Edgar Degas (1834 - 1917) was described as 'the most intelligent, the most demanding, the most merciless draughtsman in the world' by the poet and critic Paul Valery and today Degas is considered one of the outstanding draughtsman of the late nineteenth century. His powerful drawings and the pastles, which he himself characterized as 'orgies of colour', are some of the most compelling works in western art.
Drawing was not only the central tenet of Degas's art but also virtually a daily activity. Through an examination of the artist's drawings and pastels, which exist in great number and variety, Christopher Lloyd examines the development of Degas's style and outlines the story of his life in the contexts of Impressionism and Post-Impressionism.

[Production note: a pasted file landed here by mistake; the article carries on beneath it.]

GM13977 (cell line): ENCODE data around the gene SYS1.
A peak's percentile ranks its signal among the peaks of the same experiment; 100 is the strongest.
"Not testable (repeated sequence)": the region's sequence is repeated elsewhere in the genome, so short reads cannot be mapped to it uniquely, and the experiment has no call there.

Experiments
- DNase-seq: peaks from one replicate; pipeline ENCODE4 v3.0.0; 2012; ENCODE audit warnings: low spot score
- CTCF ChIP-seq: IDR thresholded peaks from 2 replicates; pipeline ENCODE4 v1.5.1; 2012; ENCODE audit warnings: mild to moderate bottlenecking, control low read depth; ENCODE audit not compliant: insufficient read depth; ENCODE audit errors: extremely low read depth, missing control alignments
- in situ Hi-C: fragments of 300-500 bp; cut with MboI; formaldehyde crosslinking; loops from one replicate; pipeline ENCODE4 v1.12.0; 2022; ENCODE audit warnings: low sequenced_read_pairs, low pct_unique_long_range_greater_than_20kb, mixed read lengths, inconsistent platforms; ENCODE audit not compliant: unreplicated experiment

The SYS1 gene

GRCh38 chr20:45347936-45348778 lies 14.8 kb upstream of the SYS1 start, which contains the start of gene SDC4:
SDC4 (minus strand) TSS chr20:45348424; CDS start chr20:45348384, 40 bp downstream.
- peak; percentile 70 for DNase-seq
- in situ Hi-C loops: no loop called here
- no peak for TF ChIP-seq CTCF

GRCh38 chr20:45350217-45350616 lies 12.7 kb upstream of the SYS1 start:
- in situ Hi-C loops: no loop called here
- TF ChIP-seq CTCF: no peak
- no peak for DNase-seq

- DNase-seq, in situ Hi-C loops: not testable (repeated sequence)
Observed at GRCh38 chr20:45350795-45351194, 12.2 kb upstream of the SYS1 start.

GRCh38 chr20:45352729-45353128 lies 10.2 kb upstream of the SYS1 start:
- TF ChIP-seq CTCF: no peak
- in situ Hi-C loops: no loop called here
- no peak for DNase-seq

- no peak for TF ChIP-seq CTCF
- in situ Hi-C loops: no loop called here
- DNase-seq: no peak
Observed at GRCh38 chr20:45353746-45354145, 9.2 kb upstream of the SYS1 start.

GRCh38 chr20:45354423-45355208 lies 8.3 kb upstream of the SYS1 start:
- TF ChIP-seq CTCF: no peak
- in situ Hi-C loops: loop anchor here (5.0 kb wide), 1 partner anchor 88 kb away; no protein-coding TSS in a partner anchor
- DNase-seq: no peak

Following a broadly chronological approach, Lloyd discusses the wide range of Degas's work: the images of ballet dancers (which form over half of the artist's oeuvre), jockeys, laundresses, milliners and female nudes, as well as the less well-known landscape drawings. With over 200 illustrations that capture the most fleeting of subtleties and shades, this book provides a comprehensive and engaging account of the artist as draughtsman.